Once a player crosses the ten point line, each other player has one final turn to add to his biergarten as normal. When that turn is finished, the player with the highest score wins.

My Take: I just returned from a family vacation with my extended family during which I played mostly traditional card games (Spades and Hearts to be exact). Those are games that can be played while chatting and relaxing by the pool or in the hotel room late at night. They have some strategy but don't necessarily require a player's full attention at all times. Some people call these beer and pretzels games, but we've always called them shmoozing games after the yiddish word for small talk (and sometime kvetching games for when people use their downtime to complain about all that is wrong with their lives). Biergarten is the tile-laying equivalent of these games—simple, fun, and relaxing. The player interaction is almost non-existent, so their isn't any conflict to spoil the mood. Gameplay consists mostly of playing (and sometimes moving) the card that makes the most sense at that moment. It is vastly more tactical than strategic, and it works well for a wide range of age groups and tastes.


My main complaint about the game is the same complaint I have about all of the games that use cards as tiles: it would be better with square tiles that could be rotated for more options. Still, a deck of cards is infinitely more portable than a box of tiles, and the game would likely not cause much of a fuss if brought out at a bar or restaurant for play while waiting on food and drink to arrive.


Biergarten is a quick, light game that is pefect as a simple opener or quick closer for a game night or for pulling out with non-gamers who might balk at more complex games.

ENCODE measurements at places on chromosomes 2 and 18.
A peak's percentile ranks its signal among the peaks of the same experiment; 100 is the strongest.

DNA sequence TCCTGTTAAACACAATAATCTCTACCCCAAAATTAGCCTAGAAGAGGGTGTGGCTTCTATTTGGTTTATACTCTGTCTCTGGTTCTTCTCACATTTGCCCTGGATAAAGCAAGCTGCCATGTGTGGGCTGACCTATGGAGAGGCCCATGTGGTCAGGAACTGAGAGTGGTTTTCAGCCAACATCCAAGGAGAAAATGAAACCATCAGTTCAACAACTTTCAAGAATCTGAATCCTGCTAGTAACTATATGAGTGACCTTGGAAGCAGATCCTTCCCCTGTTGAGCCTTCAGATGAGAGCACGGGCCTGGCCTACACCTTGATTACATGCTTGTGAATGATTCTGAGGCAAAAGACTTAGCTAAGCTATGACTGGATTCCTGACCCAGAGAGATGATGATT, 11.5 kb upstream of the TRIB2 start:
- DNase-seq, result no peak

Review Score: 3/5


Review: Bountytown (Victory Point Games)

Review: Bountytown from Victory Point Games

Designed by: Kyle Van Winkle  Michael Huven-Moore

In their own words:  “three to six players take on the roles of unique characters in the Wild West, dueling bounties and each other in a race to build up the most Renown in Bountytown.”

Components: Around 150 cards of various sizes and 15 character standees.  The cards are high-quality and shuffle well.  The standees are well-printed with great art design.  They would work better if the two parts are glued together, but then they wouldn’t fit in the box, so they are a bit fiddly.  That said, they are attractive on the table and a vast improvement both aesthetically and in their usability over plastic pawns.

Game Play: Before play begins, players set up a semi-random group of locations to represent Bountytown for that game.  They then randomly choose the bounties for the game and shuffle a game-ending Train card into the last five cards of the Bounty Deck.  During the game, players move their tokens around the town either to use a location’s special function or to hunt down a bounty (or, occasionally another player). 

When the player attempts to capture a bounty, the game becomes a one-hand game of poker.  Using the cards in hand (and, for some characters, extra cards drawn for the fight), a player attempts to put together his or her best poker hand.  The bounty’s best hand is then formed by drawing cards, adding the cards printed on the bounty, and putting together the highest ranked hand possible. (Note: the deck uses five rather than four suits.  The fifth suit is “coins” which are also used to buy items.  Deciding whether to use coins in the poker hand can be difficult if a cool, but expensive, item is on the board.) If the player has the better hand, they capture the bounty which earns them renown.